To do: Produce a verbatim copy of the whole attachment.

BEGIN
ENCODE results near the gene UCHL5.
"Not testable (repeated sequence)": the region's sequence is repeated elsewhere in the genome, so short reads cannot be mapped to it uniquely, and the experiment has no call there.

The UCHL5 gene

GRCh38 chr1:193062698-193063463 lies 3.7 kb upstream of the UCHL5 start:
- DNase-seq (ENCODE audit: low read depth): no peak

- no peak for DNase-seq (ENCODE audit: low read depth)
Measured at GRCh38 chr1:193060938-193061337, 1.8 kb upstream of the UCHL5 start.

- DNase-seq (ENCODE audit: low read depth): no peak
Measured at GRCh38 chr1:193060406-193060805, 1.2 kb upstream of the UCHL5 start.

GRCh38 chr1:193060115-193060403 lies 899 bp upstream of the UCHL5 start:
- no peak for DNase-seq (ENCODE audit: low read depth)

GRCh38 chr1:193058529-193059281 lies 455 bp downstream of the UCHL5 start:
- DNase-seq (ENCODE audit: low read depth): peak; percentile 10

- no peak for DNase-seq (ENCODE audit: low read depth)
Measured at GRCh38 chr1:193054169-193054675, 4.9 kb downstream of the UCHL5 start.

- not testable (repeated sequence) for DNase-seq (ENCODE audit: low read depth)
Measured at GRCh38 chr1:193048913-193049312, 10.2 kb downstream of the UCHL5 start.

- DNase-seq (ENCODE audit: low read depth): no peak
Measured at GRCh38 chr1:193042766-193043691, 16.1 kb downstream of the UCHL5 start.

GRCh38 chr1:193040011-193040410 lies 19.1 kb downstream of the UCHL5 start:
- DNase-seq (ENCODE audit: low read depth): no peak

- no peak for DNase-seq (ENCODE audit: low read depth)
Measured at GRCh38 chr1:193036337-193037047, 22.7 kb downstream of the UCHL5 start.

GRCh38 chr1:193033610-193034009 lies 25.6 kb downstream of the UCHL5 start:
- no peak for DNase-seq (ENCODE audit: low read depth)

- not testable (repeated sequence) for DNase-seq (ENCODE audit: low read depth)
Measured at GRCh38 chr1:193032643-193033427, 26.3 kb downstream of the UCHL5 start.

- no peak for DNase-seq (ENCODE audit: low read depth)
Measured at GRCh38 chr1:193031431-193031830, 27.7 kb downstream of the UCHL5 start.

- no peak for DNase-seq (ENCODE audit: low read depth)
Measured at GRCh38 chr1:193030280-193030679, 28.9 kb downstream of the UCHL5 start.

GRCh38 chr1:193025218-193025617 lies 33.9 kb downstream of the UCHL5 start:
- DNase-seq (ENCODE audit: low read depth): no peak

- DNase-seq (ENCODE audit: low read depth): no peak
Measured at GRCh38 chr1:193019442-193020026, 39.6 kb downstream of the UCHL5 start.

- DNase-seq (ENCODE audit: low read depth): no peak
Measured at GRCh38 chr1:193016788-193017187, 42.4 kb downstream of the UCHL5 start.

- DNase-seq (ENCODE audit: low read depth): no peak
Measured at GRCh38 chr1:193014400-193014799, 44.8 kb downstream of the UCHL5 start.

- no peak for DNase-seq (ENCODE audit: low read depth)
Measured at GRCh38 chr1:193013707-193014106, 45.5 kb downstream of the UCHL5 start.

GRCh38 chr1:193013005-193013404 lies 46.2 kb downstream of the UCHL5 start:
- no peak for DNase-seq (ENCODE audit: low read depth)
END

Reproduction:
ENCODE results near the gene UCHL5.
"Not testable (repeated sequence)": the region's sequence is repeated elsewhere in the genome, so short reads cannot be mapped to it uniquely, and the experiment has no call there.

The UCHL5 gene

GRCh38 chr1:193062698-193063463 lies 3.7 kb upstream of the UCHL5 start:
- DNase-seq (ENCODE audit: low read depth): no peak

- no peak for DNase-seq (ENCODE audit: low read depth)
Measured at GRCh38 chr1:193060938-193061337, 1.8 kb upstream of the UCHL5 start.

- DNase-seq (ENCODE audit: low read depth): no peak
Measured at GRCh38 chr1:193060406-193060805, 1.2 kb upstream of the UCHL5 start.

GRCh38 chr1:193060115-193060403 lies 899 bp upstream of the UCHL5 start:
- no peak for DNase-seq (ENCODE audit: low read depth)

GRCh38 chr1:193058529-193059281 lies 455 bp downstream of the UCHL5 start:
- DNase-seq (ENCODE audit: low read depth): peak; percentile 10

- no peak for DNase-seq (ENCODE audit: low read depth)
Measured at GRCh38 chr1:193054169-193054675, 4.9 kb downstream of the UCHL5 start.

- not testable (repeated sequence) for DNase-seq (ENCODE audit: low read depth)
Measured at GRCh38 chr1:193048913-193049312, 10.2 kb downstream of the UCHL5 start.

- DNase-seq (ENCODE audit: low read depth): no peak
Measured at GRCh38 chr1:193042766-193043691, 16.1 kb downstream of the UCHL5 start.

GRCh38 chr1:193040011-193040410 lies 19.1 kb downstream of the UCHL5 start:
- DNase-seq (ENCODE audit: low read depth): no peak

- no peak for DNase-seq (ENCODE audit: low read depth)
Measured at GRCh38 chr1:193036337-193037047, 22.7 kb downstream of the UCHL5 start.

GRCh38 chr1:193033610-193034009 lies 25.6 kb downstream of the UCHL5 start:
- no peak for DNase-seq (ENCODE audit: low read depth)

- not testable (repeated sequence) for DNase-seq (ENCODE audit: low read depth)
Measured at GRCh38 chr1:193032643-193033427, 26.3 kb downstream of the UCHL5 start.

- no peak for DNase-seq (ENCODE audit: low read depth)
Measured at GRCh38 chr1:193031431-193031830, 27.7 kb downstream of the UCHL5 start.

- no peak for DNase-seq (ENCODE audit: low read depth)
Measured at GRCh38 chr1:193030280-193030679, 28.9 kb downstream of the UCHL5 start.

GRCh38 chr1:193025218-193025617 lies 33.9 kb downstream of the UCHL5 start:
- DNase-seq (ENCODE audit: low read depth): no peak

- DNase-seq (ENCODE audit: low read depth): no peak
Measured at GRCh38 chr1:193019442-193020026, 39.6 kb downstream of the UCHL5 start.

- DNase-seq (ENCODE audit: low read depth): no peak
Measured at GRCh38 chr1:193016788-193017187, 42.4 kb downstream of the UCHL5 start.

- DNase-seq (ENCODE audit: low read depth): no peak
Measured at GRCh38 chr1:193014400-193014799, 44.8 kb downstream of the UCHL5 start.

- no peak for DNase-seq (ENCODE audit: low read depth)
Measured at GRCh38 chr1:193013707-193014106, 45.5 kb downstream of the UCHL5 start.

GRCh38 chr1:193013005-193013404 lies 46.2 kb downstream of the UCHL5 start:
- no peak for DNase-seq (ENCODE audit: low read depth)